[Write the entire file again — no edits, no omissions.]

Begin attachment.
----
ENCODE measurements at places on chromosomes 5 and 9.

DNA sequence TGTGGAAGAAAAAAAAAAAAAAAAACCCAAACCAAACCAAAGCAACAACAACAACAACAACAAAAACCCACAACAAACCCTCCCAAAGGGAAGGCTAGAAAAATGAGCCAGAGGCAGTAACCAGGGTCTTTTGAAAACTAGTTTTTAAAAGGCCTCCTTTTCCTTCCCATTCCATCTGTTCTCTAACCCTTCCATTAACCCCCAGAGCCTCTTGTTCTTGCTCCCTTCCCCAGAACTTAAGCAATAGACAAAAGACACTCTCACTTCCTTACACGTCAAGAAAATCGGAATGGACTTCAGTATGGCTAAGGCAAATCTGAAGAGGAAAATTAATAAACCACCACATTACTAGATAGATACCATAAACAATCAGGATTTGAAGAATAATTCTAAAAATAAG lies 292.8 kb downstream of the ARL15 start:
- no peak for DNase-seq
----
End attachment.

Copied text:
ENCODE measurements at places on chromosomes 5 and 9.

DNA sequence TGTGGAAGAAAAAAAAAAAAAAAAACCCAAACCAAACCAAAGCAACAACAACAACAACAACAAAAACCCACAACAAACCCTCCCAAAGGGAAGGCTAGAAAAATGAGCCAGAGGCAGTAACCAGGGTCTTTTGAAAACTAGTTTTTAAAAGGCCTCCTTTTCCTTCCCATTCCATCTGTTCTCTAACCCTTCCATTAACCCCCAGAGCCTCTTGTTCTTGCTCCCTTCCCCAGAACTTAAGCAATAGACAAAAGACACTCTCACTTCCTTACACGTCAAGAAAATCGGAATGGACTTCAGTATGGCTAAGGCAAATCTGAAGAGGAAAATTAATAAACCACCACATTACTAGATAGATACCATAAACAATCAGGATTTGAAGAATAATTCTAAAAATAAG lies 292.8 kb downstream of the ARL15 start:
- no peak for DNase-seq